Recommended by:
                            Mr Robert

                            but hard to test on a bubble test.

                            Fry, don't be a hero! It's not covered by our health plan!

                            by elfling on Wed Jan 30, 2013 at 03:54:12 PM PST

                            [ Parent ]

                          •  Oh, yes (0+ / 0-)

                            Fortunately, I attended schools at a time when my teacher's assessment of my progress counted a lot more than some test.

                            The only trouble with retirement is...I never get a day off!

                            by Mr Robert on Wed Jan 30, 2013 at 06:45:04 PM PST

                            [ Parent ]

                          •  I am sure they do fine (0+ / 0-)

                            Waldorf type schools are very popular in Silicon Valley

                            Since most parents will be unlikely to be a wealthy Silicon Valley parent raising my children in the wealthiest part of the USA, I am not sure the experience of any children I send to school will be directly comparable to theirs. As I said, I am sure Waldorf students do fine considering what kind of socio-economic background they come from. But I suspect that their success is more due to the "Silicon Valley parents" part than the "Waldorf" part.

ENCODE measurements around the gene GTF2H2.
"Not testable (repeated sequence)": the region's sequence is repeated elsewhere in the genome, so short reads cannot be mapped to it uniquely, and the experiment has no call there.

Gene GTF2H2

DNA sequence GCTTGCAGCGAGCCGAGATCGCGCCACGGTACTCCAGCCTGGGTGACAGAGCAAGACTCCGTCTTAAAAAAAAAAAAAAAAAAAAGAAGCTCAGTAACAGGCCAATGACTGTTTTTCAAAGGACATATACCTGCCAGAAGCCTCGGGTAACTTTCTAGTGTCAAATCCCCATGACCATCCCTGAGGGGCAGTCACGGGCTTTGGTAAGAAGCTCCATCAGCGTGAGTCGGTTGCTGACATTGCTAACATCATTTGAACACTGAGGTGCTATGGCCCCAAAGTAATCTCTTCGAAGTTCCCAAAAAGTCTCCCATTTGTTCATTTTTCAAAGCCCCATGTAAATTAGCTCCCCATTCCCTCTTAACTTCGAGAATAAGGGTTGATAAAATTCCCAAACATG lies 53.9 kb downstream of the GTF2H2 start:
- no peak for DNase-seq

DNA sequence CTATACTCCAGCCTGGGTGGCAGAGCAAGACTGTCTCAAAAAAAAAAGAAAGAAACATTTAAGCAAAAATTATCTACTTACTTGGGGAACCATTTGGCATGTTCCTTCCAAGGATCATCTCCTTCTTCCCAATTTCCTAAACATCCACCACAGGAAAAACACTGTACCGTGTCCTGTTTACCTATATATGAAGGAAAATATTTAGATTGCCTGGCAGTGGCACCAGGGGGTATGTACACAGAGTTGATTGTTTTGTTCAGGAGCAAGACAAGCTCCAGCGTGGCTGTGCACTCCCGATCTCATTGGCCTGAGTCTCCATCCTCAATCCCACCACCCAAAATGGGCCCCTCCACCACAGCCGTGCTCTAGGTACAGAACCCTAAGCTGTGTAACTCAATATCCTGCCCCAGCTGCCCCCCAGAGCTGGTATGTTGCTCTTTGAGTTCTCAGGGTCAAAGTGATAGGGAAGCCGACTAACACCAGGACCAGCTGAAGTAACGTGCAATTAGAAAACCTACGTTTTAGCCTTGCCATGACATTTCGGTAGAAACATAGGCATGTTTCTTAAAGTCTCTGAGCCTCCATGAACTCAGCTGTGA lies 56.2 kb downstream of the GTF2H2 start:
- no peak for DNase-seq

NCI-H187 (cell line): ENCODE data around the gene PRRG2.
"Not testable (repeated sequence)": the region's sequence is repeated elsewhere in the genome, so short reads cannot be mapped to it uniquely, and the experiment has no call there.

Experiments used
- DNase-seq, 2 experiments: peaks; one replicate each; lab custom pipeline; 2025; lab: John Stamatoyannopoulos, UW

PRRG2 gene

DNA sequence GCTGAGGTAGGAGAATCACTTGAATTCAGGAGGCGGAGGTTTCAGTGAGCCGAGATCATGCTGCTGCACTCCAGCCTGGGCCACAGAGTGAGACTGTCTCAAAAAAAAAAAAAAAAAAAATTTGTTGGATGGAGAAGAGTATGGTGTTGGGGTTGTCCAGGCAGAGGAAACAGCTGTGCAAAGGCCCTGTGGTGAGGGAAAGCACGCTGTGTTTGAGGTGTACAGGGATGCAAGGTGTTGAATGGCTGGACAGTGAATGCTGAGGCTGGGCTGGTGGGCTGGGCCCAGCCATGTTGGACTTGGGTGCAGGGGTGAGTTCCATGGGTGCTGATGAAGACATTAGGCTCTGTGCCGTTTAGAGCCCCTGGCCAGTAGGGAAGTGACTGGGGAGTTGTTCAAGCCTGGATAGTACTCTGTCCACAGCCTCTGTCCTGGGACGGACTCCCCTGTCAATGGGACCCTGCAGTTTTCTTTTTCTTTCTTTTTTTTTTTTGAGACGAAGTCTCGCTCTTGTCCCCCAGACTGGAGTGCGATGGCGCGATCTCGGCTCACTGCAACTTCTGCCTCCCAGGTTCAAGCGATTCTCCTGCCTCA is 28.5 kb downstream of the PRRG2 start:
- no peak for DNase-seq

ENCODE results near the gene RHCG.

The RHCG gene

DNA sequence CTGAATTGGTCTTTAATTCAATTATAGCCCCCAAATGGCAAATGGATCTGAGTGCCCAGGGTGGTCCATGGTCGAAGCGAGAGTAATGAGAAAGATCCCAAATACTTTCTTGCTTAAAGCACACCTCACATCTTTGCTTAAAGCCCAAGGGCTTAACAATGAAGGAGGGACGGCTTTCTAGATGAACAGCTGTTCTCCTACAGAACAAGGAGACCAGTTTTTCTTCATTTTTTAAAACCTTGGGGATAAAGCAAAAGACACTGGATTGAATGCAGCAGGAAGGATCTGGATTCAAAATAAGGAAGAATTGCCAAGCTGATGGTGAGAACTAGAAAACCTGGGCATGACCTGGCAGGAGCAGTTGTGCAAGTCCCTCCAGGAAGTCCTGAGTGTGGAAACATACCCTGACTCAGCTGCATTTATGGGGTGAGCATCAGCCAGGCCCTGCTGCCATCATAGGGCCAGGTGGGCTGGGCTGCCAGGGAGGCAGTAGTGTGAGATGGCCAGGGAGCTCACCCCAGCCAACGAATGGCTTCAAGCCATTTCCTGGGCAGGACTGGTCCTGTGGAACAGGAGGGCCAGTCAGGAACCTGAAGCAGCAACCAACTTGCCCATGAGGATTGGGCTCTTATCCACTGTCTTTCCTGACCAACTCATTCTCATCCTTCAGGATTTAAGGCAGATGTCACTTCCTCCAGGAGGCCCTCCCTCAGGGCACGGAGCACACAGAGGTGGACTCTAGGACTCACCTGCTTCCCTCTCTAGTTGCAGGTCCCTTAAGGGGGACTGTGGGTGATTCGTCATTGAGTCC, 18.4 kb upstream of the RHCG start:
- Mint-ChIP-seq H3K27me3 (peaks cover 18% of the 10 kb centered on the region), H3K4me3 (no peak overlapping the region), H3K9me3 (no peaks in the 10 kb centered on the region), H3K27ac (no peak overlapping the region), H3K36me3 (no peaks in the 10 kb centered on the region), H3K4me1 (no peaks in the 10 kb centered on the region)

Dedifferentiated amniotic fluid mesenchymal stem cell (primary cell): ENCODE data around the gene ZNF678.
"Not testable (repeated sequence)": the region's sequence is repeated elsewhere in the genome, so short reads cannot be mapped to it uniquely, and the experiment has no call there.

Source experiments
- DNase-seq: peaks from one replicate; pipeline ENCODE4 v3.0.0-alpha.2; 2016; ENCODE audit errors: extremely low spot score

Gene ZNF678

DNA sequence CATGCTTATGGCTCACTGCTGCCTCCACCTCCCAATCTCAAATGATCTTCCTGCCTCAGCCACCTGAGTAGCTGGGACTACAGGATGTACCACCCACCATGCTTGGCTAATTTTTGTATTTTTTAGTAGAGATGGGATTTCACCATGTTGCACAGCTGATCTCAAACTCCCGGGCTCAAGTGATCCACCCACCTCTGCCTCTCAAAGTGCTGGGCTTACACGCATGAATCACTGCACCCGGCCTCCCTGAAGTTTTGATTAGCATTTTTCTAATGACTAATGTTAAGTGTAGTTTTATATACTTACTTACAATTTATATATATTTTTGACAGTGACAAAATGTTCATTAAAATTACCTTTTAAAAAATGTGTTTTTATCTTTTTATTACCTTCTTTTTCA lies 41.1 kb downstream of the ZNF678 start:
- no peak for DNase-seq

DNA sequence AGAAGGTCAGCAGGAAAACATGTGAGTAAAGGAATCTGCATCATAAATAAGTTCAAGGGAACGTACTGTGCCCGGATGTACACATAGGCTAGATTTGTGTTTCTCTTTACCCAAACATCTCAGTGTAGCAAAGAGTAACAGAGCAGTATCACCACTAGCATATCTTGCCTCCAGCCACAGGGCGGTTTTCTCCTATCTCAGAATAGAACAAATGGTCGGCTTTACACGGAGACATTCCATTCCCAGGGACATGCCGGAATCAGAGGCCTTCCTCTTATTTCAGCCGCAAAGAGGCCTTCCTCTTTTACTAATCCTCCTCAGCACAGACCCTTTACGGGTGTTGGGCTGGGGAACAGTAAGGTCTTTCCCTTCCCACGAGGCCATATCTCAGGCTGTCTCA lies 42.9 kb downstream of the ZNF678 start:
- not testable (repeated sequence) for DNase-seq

•  Maybe (1+ / 0-)
                            Recommended by:
                            Mr Robert

                            but these are people who are highly technical and who for the most part value skills that will make them valuable to a high technology world. You might ask yourself why those parents, people who are experts in technology and a technological workforce, aren't choosing drill-based instruction or flocking to schools with big homework loads. They're picking schools that value skills like knitting.

                            It may be that different parents, though, need different schools to complement their parental strengths and weaknesses. That's something that in general we need to consider in schooling.

                            Fry, don't be a hero! It's not covered by our health plan!

                            by elfling on Thu Jan 31, 2013 at 11:52:03 AM PST

                            [ Parent ]

                          •  Nope. (0+ / 0-)

                            Speaking as a graduate of a small rural Waldorf school I can tell you that while Waldorf schools in more affluent areas may perform better due to more funds, by no means is it even close to the absolute dichotomy that exists between say Los Gatos High School and Berkeley High School. Those schools may as well be on different planets for all intents and purposes.